9. 4 out of 5

    Elizabeth A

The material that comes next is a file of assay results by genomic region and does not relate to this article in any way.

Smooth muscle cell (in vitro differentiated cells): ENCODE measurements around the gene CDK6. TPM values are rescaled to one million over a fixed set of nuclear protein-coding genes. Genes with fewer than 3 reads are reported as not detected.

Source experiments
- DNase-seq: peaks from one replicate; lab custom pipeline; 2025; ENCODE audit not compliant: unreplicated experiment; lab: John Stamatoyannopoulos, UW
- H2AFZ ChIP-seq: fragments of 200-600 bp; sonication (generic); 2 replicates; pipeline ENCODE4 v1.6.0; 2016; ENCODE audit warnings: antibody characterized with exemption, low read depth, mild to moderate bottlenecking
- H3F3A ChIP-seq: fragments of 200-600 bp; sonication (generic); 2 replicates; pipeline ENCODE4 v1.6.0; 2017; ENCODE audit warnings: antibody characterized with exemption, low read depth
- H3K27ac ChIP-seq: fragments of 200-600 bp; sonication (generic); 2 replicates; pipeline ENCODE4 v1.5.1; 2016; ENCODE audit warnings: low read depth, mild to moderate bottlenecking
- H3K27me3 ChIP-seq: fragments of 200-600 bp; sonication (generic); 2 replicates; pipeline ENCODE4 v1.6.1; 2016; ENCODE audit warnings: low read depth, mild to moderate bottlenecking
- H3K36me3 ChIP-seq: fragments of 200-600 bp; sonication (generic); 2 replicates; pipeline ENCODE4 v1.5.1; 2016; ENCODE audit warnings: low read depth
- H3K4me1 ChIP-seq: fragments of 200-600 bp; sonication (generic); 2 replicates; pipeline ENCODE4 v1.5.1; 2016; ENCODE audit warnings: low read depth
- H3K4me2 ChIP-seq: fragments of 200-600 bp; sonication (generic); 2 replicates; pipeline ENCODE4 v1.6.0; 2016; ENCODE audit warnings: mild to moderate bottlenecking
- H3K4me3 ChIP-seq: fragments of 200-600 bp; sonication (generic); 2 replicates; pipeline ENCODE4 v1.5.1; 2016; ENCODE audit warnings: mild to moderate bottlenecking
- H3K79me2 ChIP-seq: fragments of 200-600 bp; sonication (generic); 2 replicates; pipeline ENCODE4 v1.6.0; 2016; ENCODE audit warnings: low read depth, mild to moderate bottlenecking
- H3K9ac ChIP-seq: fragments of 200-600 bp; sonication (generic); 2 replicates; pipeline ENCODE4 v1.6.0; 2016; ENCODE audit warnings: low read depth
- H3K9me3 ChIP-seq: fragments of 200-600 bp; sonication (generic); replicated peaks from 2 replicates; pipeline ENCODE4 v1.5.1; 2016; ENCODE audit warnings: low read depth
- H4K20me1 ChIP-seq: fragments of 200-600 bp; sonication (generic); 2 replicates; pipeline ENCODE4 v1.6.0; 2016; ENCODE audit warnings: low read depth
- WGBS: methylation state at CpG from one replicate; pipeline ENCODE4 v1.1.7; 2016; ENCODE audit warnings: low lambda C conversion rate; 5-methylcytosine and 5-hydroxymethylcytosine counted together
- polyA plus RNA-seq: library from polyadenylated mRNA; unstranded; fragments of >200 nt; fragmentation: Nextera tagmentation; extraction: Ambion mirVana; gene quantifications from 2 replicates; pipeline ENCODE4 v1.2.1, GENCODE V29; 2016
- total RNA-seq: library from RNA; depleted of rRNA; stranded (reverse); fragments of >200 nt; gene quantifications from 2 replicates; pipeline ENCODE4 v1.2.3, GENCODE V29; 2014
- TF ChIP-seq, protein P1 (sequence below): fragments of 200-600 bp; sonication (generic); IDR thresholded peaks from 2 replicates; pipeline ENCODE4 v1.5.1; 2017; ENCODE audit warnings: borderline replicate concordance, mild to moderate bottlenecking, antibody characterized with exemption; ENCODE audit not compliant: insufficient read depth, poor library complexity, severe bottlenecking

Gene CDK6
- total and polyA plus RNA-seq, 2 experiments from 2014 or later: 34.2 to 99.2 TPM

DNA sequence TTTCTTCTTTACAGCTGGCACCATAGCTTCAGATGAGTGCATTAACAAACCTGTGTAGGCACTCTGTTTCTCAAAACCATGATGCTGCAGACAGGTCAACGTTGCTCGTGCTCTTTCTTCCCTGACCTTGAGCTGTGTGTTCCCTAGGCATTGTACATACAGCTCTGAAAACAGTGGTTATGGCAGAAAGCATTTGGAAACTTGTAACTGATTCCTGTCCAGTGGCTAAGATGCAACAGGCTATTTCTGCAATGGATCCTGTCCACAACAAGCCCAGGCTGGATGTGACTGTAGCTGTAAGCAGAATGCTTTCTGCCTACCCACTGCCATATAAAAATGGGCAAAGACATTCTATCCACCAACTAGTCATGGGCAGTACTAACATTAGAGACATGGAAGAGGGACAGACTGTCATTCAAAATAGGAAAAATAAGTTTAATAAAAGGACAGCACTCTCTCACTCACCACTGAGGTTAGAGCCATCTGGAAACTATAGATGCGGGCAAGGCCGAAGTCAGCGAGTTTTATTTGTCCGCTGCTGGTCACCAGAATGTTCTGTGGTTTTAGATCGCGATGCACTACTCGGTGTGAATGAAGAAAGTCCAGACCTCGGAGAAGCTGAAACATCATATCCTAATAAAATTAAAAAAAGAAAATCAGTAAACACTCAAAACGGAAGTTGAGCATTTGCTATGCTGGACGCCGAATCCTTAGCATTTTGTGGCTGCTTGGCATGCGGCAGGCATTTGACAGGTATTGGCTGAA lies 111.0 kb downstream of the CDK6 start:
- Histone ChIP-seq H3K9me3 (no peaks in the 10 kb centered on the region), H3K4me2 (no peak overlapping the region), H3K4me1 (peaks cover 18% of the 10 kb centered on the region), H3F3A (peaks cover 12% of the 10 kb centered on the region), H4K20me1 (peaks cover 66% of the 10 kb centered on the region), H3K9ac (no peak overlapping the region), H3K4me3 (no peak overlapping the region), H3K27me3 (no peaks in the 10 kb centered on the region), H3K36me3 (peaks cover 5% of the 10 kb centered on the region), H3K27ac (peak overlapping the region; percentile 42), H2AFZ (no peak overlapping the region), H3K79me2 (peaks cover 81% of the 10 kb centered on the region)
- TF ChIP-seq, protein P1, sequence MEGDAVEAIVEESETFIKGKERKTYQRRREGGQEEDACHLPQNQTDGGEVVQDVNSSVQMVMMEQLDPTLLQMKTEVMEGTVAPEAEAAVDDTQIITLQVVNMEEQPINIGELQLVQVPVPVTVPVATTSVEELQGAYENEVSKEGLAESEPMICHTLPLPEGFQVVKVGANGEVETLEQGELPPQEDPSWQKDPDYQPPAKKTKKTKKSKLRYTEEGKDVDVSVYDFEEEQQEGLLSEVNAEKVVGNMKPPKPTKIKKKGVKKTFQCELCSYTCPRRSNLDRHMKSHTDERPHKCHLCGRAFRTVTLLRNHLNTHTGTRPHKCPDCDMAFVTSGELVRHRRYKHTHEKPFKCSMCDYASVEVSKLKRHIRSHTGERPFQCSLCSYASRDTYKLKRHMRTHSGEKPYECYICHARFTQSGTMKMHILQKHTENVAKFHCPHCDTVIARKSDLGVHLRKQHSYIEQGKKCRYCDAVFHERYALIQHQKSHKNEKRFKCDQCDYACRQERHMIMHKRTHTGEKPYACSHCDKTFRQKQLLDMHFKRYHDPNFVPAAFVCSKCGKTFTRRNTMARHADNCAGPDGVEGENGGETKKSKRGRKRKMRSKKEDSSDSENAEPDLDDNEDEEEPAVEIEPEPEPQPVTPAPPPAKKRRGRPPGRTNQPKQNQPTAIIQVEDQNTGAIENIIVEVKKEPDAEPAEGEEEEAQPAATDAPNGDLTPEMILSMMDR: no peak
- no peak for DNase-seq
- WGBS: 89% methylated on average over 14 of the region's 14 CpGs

When I was in primary school, we had to read a book titled "Great Men and Women". Do I need to mention that Gandhi was the only person of color in the book? At least there were two women: Marie Curie and Florence Nightingale. I am glad that times have changed in that respect, and that young people can find books that are somewhat more representative today. In my home the name Leakey was used as often as the name Kardashian seems to be used by the media today, so imagine my delight in learning th When I was in primary school, we had to read a book titled "Great Men and Women". Do I need to mention that Gandhi was the only person of color in the book? At least there were two women: Marie Curie and Florence Nightingale. I am glad that times have changed in that respect, and that young people can find books that are somewhat more representative today. In my home the name Leakey was used as often as the name Kardashian seems to be used by the media today, so imagine my delight in learning that Louis Leakey played a key role getting these women scientists started on their careers. There are some Goodreads reviewers who are unhappy with Leakey's stance that women would be better in the field because they were "more perceptive and more patient than men." Doesn't bother me one bit. Women getting a leg up because of a sexist attitude is actually a refreshing change. This is a graphic biography of sorts about the three greatest primatologists of the last century: Jane Goodall (Chimps), Dian Fossey (Gorillas), and Biruté Galdikas (Orangutans). It is not non-fiction as the book blurb proclaims. In the afterword the authors state: "Some of what you just read is fiction." There are holes in this story, huge gaping holes, and when the lives of the three women intersect, the text is often confusing as to who is saying what. But I say that as an adult reader, and I plan to add the books in the bibliography to my TBR list. This book is targeted for a young adult audience (read tween), so the art is cute and colorful, and the timeline and events highly simplified. This would be a fun way to introduce kids (especially girls) to these three ground-breaking researchers who each made profound contributions to primatology and to our own understanding of ourselves.